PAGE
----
Film Review: Muppets Most Wanted
Kermit is back, and this time there's two of him.
Published: March 25, 2014
Muppets Most Wanted | B
After years in the show biz wilderness and a mostly successful relaunch in 2011, the Muppets return once again with a back-to-basics approach: more songs, more gags, more celebrity cameos and just a smidge less hugging and learning. As some of Generation X’s most cherished nostalgia objects, the burden of maintaining Jim Henson’s famous creations is a sacred responsibility, and for the bean counters at Disney, it’s just one more reliable stream of revenue. Jason Segel, with his infectious, cheerful earnestness has stepped aside, but the rest of the creative brain trust from the last entry, writers James Bobbin and Nicholas Stoller, and songsmith Bret McKenzie, do a very credible though perhaps slightly uninspired job of buffing the legacy.
The plot involves the hoary “evil twin” trope, with our swampy pal Kermit having his identity stolen by Constantine (with Russkie accent by Matt Vogel), the “world’s most dangerous frog,” who plans to use the Muppets’ European tour as a cover for a string of elaborate heists. Helping secure this nefarious plan is the talent agent bluntly named Dominic Badguy (Ricky Gervais), who has ambitions of his own, but must “dance, monkey, dance” for the nefarious amphibian. Elsewhere the real Kermie is rotting away in a Russian gulag, run by Tina Fey as a warden who has secret crush on old froggy, and has a soft spot for musical production numbers.
Also on hand is arch-conservative Sam the Eagle, now sporting an FBI badge and amusingly paired with Ty Burrell, as a various Clouseau-like Interpol agent. The creaky Eurotrash gags about Burell’s teeny espresso cup, tinnier automobile and oversized vacation schedule are hackneyed yet still charming. This could be said for the whole cheeky formula, which relies on corny puns, vaudeville razzle-dazzle and a healthy dose of self-aware mockery — as when the gang belts a tune about happily selling out called “We’re Doing a Sequel.” Flight of the Conchords’ silly hipster McKenzie turns in a soundtrack full of simplified, snappy tunes that might not join the pantheon with “Rainbow Connection,” but get the job done. The current generation of Muppeteers, led by Steve Whitmire as Kermit, are adept at all the silly voices and comic beats but fall a bit flatter in the heartfelt stuff, but Henson, Frank Oz and the original cast’s genius mix of warmth, playful wit and utterly natural humanism is difficult to replicate without seeming forced.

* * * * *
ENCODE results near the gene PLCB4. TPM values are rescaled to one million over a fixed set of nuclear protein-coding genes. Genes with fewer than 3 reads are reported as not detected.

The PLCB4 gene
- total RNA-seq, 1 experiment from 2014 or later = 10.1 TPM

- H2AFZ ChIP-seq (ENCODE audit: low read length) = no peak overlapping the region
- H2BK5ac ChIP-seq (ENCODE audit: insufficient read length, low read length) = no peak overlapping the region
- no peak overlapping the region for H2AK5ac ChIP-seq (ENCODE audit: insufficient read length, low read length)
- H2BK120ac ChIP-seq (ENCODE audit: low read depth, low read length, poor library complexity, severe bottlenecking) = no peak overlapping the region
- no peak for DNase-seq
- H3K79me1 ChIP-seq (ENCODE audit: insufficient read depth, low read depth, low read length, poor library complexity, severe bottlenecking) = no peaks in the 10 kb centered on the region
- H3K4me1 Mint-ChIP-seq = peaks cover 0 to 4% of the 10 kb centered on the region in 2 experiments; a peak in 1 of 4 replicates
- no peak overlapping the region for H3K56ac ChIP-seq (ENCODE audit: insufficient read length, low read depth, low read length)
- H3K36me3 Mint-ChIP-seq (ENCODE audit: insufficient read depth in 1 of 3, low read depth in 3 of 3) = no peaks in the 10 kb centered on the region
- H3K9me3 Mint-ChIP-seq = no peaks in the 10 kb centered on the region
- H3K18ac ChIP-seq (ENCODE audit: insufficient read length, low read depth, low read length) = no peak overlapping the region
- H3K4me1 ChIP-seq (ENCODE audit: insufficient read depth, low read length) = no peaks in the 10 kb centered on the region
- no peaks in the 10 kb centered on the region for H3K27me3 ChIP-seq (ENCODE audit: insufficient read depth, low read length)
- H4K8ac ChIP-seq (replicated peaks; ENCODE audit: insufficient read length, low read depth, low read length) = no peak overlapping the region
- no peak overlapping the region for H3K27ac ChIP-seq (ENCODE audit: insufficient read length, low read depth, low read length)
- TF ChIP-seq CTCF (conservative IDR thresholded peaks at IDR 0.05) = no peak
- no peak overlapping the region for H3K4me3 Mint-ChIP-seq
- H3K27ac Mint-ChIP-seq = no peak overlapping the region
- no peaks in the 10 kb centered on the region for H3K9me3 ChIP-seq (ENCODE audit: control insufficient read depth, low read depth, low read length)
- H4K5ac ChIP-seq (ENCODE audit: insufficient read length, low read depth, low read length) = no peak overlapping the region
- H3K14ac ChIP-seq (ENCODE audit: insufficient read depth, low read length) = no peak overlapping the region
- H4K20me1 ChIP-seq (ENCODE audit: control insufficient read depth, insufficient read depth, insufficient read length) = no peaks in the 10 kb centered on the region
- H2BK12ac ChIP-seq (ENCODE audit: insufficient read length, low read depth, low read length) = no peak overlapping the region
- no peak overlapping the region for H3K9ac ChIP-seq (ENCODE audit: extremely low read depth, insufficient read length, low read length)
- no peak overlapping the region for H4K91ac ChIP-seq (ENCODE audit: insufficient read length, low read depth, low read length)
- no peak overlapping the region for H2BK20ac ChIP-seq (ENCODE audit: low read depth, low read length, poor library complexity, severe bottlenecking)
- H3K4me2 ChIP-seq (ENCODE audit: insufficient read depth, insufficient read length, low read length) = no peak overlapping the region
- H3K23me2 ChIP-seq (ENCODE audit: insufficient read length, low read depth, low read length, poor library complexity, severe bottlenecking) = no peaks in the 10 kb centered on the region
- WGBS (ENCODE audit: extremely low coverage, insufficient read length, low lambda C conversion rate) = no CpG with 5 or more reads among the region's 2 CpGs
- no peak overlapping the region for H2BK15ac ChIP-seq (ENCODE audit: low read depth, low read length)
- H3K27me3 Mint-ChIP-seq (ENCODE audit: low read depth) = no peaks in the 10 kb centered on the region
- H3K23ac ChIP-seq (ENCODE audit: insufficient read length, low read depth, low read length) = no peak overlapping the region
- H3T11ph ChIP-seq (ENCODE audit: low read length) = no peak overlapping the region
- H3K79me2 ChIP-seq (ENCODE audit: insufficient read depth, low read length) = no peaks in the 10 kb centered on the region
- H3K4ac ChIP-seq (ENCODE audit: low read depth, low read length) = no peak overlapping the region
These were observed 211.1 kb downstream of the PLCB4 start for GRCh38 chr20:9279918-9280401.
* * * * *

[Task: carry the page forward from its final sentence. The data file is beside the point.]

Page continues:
Yes, the movie runs on longer than very little kids will probably be willing to sit through, and this revival tour may no longer feel as “fresh,” but the simple joy of Muppet-mania is intact, and still hard to resist.
Muppets Most Wanted is Rated PG with a running time of 112 minutes and is in theaters Friday.
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